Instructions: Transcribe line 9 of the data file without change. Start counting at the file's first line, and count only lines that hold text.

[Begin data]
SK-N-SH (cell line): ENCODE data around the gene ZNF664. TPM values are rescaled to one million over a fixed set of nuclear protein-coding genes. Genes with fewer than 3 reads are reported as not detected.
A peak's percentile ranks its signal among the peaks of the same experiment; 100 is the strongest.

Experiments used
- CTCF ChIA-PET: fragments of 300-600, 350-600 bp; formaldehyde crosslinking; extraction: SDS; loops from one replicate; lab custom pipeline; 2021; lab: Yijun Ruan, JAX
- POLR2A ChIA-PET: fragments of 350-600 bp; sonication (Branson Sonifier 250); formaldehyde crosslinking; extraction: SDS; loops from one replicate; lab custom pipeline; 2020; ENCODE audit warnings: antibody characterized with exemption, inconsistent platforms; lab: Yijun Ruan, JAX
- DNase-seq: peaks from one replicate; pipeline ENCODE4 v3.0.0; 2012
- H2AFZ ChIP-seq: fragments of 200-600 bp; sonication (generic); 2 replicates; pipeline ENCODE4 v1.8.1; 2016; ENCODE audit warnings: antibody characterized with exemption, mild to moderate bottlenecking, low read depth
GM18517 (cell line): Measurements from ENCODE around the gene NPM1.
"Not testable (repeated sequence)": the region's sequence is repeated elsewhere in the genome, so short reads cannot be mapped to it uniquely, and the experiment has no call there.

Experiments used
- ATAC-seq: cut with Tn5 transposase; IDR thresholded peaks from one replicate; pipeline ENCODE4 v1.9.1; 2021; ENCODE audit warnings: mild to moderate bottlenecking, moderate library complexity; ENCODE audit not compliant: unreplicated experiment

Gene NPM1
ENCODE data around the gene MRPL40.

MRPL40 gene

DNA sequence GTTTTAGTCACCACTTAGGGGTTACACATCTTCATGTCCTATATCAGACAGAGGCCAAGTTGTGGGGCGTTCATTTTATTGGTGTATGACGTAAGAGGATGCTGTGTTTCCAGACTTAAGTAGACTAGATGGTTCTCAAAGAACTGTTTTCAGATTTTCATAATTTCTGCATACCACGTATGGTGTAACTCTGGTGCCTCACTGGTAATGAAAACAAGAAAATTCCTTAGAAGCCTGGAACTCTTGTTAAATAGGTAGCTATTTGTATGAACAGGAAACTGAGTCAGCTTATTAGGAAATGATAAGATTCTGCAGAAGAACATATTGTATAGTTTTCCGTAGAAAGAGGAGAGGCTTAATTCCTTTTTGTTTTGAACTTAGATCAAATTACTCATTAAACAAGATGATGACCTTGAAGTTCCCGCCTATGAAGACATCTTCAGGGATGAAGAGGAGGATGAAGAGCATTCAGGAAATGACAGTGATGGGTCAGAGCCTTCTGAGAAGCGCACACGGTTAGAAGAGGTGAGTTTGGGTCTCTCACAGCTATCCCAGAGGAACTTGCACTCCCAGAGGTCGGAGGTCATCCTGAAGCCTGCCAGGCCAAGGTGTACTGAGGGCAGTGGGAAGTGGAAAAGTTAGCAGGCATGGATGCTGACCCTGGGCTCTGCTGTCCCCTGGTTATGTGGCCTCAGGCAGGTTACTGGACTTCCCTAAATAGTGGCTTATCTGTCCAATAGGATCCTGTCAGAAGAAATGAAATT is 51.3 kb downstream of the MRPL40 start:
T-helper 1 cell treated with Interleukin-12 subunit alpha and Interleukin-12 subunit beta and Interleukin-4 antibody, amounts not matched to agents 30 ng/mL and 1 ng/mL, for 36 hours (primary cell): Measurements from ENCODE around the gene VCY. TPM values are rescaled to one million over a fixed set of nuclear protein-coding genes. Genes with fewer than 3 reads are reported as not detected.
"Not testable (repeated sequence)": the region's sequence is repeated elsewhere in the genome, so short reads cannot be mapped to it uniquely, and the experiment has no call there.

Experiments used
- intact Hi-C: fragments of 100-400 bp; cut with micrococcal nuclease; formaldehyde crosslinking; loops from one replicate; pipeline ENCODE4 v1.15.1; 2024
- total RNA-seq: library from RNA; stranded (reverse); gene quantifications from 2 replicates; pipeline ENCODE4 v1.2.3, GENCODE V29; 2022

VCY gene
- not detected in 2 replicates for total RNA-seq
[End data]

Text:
"Not testable (repeated sequence)": the region's sequence is repeated elsewhere in the genome, so short reads cannot be mapped to it uniquely, and the experiment has no call there.